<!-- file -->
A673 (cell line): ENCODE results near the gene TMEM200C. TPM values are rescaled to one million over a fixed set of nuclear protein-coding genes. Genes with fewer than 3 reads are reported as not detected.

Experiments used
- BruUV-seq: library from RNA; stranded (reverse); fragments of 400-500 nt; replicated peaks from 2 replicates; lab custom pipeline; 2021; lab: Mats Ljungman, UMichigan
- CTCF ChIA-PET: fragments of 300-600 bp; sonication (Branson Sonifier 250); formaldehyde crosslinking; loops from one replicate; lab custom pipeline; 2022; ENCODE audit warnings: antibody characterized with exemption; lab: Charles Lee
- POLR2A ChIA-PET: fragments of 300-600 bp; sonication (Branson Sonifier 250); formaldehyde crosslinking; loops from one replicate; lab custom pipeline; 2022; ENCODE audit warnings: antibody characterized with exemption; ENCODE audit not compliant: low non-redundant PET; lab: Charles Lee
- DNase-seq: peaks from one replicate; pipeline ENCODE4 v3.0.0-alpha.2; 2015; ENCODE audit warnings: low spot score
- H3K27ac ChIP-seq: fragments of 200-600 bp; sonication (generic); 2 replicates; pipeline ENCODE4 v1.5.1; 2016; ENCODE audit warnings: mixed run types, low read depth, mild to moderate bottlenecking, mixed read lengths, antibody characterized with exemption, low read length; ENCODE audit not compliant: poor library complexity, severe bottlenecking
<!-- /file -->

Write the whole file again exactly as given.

A673 (cell line): ENCODE results near the gene TMEM200C. TPM values are rescaled to one million over a fixed set of nuclear protein-coding genes. Genes with fewer than 3 reads are reported as not detected.

Experiments used
- BruUV-seq: library from RNA; stranded (reverse); fragments of 400-500 nt; replicated peaks from 2 replicates; lab custom pipeline; 2021; lab: Mats Ljungman, UMichigan
- CTCF ChIA-PET: fragments of 300-600 bp; sonication (Branson Sonifier 250); formaldehyde crosslinking; loops from one replicate; lab custom pipeline; 2022; ENCODE audit warnings: antibody characterized with exemption; lab: Charles Lee
- POLR2A ChIA-PET: fragments of 300-600 bp; sonication (Branson Sonifier 250); formaldehyde crosslinking; loops from one replicate; lab custom pipeline; 2022; ENCODE audit warnings: antibody characterized with exemption; ENCODE audit not compliant: low non-redundant PET; lab: Charles Lee
- DNase-seq: peaks from one replicate; pipeline ENCODE4 v3.0.0-alpha.2; 2015; ENCODE audit warnings: low spot score
- H3K27ac ChIP-seq: fragments of 200-600 bp; sonication (generic); 2 replicates; pipeline ENCODE4 v1.5.1; 2016; ENCODE audit warnings: mixed run types, low read depth, mild to moderate bottlenecking, mixed read lengths, antibody characterized with exemption, low read length; ENCODE audit not compliant: poor library complexity, severe bottlenecking